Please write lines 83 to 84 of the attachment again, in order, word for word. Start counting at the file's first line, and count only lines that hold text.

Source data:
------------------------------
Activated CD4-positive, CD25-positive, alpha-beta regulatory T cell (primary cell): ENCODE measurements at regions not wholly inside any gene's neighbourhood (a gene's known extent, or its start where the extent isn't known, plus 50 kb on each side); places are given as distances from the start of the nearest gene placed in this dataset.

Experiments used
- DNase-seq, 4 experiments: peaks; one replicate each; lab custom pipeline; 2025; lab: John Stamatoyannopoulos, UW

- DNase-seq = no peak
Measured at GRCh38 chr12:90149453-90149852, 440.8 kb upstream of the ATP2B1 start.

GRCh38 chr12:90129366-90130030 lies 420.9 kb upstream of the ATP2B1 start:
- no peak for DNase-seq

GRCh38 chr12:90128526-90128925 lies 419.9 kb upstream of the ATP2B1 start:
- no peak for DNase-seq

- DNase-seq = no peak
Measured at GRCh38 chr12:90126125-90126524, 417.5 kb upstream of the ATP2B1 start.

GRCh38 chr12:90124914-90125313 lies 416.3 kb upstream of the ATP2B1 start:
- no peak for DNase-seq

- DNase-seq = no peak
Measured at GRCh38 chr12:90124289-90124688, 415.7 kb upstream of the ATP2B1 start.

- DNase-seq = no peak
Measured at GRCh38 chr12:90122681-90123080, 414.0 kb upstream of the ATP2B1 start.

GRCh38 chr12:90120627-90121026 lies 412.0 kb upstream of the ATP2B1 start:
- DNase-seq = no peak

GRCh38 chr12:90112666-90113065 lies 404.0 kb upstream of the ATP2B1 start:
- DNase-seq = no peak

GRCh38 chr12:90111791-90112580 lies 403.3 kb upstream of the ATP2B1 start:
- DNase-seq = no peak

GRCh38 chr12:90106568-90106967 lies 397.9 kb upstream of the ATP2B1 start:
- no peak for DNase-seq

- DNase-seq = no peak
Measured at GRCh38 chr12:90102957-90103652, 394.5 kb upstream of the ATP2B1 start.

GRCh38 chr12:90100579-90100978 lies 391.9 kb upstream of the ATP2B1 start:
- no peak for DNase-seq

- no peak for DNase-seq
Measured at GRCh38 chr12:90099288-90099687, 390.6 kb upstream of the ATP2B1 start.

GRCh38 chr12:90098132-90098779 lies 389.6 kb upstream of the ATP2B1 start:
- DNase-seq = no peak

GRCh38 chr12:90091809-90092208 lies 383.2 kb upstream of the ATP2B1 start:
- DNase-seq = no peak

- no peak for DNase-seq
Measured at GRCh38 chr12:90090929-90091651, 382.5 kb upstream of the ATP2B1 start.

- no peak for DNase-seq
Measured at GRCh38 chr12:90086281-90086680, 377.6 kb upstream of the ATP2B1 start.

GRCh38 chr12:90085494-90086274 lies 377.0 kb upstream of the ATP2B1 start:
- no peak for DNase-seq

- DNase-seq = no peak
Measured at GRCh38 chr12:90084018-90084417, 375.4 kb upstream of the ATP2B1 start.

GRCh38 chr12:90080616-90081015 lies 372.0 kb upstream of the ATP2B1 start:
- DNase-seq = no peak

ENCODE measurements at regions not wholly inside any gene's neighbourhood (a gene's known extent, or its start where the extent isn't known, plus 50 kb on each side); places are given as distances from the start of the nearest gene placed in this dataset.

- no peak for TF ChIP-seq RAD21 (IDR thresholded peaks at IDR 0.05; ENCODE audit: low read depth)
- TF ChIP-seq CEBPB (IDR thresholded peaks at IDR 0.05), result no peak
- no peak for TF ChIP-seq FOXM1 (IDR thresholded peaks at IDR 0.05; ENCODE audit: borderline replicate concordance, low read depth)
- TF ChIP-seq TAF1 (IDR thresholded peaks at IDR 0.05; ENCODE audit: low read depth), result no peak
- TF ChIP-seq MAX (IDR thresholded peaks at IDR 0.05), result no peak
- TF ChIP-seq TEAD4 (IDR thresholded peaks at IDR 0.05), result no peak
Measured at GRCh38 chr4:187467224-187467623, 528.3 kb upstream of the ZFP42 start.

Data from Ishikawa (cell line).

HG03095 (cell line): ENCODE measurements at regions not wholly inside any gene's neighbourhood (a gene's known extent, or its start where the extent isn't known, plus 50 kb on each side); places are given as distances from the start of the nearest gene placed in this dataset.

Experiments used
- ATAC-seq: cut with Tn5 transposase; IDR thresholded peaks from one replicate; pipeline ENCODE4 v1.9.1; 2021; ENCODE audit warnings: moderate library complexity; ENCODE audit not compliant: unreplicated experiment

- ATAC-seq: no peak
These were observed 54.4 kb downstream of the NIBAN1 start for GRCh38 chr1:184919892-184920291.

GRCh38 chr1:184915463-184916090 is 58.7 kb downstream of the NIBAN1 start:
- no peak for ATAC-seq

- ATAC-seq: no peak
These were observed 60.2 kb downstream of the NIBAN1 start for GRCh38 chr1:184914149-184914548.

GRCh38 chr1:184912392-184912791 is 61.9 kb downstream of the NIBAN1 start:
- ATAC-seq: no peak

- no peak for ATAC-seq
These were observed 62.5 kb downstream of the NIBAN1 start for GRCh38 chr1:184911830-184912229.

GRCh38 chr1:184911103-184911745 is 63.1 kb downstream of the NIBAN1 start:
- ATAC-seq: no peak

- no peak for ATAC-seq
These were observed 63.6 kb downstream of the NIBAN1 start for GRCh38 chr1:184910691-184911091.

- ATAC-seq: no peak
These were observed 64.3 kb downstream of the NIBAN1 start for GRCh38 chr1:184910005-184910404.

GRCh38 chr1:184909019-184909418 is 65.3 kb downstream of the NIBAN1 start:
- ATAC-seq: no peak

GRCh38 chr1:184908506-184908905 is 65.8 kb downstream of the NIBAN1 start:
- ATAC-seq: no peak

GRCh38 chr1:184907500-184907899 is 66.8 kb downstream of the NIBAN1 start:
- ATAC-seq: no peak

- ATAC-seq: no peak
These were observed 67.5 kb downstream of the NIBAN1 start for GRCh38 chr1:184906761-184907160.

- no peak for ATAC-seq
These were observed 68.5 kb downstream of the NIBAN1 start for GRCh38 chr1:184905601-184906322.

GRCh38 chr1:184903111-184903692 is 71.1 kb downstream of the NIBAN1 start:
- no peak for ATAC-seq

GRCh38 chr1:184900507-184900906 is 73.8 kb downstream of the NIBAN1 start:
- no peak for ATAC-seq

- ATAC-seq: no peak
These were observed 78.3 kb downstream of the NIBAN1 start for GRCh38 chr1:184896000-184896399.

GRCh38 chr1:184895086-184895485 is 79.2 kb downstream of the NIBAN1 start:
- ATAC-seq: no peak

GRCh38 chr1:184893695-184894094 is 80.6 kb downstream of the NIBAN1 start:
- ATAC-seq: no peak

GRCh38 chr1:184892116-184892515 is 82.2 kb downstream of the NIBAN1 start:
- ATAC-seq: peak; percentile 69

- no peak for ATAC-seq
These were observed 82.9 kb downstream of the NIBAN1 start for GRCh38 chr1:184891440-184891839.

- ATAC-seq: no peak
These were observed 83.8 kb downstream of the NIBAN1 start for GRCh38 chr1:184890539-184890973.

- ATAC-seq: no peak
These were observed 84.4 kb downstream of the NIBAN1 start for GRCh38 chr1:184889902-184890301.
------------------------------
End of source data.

These were observed 68.5 kb downstream of the NIBAN1 start for GRCh38 chr1:184905601-184906322.

GRCh38 chr1:184903111-184903692 is 71.1 kb downstream of the NIBAN1 start: